This news brief appeared in the May issue of PRC’s Preservation in Print magazine. Interested in getting more preservation stories like this delivered to your door nine times a year? Become a member of the PRC for a subscription!
All politics is local, the adage proclaims. One might say the same of preservation; city governments and local nonprofits like PRC play a central role in historic preservation across the United States. The preservation field also can make meaningful contributions to the national dialogue about racial justice, a nationwide shortage of affordable housing, and even international commitments to prevent catastrophic climate change.
In an effort to marshal the power of place-based preservation to address these and other timely social issues, the National Trust for Historic Preservation has teamed with the Preservation Partners Network, a coalition of state and local preservation nonprofits that includes PRC. The joint project aims to create a National Impact Agenda for the preservation movement in America.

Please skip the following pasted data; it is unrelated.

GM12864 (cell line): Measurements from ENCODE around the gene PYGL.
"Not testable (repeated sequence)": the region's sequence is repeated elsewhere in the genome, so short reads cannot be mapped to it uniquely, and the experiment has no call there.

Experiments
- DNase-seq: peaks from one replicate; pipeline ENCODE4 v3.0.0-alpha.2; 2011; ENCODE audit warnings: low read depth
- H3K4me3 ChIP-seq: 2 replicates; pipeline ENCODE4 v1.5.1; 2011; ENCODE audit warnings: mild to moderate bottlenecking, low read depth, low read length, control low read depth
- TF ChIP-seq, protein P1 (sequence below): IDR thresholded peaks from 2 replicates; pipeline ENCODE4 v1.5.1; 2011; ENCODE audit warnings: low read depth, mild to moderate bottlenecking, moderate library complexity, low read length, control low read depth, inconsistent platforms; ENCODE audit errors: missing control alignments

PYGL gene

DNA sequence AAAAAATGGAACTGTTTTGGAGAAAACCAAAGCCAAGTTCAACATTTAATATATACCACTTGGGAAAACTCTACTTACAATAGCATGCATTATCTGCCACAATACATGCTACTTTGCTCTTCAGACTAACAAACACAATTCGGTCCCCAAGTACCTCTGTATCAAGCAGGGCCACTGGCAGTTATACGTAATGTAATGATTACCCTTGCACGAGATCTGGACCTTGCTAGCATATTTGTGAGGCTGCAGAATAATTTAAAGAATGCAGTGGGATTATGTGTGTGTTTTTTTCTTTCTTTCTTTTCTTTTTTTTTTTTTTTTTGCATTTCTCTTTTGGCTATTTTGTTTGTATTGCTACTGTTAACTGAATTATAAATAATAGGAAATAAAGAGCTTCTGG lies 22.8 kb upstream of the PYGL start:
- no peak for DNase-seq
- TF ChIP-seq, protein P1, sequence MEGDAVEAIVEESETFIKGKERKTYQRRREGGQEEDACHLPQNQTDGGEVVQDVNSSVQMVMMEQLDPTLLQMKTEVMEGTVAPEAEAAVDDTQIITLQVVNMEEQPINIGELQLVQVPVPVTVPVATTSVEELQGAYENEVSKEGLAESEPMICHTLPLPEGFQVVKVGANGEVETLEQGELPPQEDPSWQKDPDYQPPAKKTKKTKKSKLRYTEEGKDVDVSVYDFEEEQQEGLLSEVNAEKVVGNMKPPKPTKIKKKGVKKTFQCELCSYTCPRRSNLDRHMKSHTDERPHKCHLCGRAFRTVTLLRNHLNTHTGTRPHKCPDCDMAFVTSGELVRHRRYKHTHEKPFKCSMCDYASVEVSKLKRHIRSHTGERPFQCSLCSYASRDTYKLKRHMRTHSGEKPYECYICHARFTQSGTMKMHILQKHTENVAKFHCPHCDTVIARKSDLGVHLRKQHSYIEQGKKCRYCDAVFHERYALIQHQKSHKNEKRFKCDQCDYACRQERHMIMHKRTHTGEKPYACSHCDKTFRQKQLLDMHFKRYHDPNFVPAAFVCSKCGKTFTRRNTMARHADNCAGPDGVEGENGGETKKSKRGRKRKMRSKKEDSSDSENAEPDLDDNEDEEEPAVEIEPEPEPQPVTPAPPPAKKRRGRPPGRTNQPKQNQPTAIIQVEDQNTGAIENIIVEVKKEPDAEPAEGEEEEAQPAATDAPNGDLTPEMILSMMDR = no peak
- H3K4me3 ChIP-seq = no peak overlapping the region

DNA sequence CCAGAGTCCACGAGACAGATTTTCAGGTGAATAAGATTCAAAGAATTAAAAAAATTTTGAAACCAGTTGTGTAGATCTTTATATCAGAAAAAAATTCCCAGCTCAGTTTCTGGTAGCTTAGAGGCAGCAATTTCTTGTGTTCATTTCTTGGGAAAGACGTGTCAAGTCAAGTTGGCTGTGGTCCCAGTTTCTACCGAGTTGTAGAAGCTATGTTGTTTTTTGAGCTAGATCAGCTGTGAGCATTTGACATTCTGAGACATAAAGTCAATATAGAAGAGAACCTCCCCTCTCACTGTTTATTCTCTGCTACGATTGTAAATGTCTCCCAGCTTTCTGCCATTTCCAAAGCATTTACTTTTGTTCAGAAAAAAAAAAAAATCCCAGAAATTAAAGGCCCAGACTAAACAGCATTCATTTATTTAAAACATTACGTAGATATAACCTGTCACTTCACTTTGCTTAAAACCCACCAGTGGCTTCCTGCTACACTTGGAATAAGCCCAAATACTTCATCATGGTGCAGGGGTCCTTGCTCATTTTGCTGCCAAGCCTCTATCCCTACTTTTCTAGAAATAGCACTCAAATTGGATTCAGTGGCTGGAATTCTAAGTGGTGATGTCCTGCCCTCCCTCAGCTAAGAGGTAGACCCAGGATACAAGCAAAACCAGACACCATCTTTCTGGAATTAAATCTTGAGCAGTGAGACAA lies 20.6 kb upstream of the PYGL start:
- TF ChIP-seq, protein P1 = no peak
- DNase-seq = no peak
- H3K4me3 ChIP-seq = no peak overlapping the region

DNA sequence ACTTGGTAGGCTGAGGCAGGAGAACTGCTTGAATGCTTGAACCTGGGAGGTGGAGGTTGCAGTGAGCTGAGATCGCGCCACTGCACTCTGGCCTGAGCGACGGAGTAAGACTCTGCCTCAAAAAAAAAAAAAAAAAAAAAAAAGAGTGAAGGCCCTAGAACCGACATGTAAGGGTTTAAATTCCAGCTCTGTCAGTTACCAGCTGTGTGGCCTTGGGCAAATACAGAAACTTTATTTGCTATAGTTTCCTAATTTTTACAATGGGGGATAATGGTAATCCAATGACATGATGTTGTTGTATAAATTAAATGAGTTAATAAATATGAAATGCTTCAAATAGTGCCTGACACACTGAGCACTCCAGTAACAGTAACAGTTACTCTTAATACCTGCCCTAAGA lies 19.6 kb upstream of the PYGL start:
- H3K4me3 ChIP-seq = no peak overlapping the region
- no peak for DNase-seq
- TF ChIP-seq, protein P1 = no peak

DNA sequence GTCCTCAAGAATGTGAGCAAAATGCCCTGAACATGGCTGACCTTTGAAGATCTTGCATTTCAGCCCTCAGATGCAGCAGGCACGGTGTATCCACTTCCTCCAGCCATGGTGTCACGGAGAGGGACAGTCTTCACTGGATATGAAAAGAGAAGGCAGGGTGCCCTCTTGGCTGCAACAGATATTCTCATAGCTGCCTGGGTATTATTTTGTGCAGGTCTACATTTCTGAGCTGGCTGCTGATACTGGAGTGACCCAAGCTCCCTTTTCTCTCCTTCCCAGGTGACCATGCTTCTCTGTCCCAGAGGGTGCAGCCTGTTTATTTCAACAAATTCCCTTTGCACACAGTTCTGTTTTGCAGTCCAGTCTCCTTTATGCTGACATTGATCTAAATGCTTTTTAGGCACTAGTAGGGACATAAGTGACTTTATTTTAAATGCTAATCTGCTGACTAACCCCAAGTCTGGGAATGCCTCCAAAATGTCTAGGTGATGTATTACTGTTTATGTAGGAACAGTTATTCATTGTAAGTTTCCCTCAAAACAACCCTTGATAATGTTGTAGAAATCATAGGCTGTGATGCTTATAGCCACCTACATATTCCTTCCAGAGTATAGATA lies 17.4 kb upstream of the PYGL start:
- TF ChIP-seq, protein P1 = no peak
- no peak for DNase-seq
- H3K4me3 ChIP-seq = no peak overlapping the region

PRC Executive Director Danielle Del Sol is a board member of the Preservation Partners Network. PRC Policy Research Director and Advocacy Coordinator Nathan Lott serves on the climate change working group helping set goals for the National Impact Agenda.
In addition to working groups, the planning process calls for outreach to experts and allies outside the preservation community. A draft framework will be released this spring, with the goal of finalizing the document in time for Pastforward 2021, the annual conference presented by the National Trust. The event will serve as an opportunity to coalesce preservationists around key goals for the decade ahead.
“As our nation grapples with significant challenges — from racial injustice to climate change and the ongoing pandemic — the work of preservation has never been more important. The complexity and scale of these challenges require collaborative, coordinated action,” according to a National Impact Agenda infographic.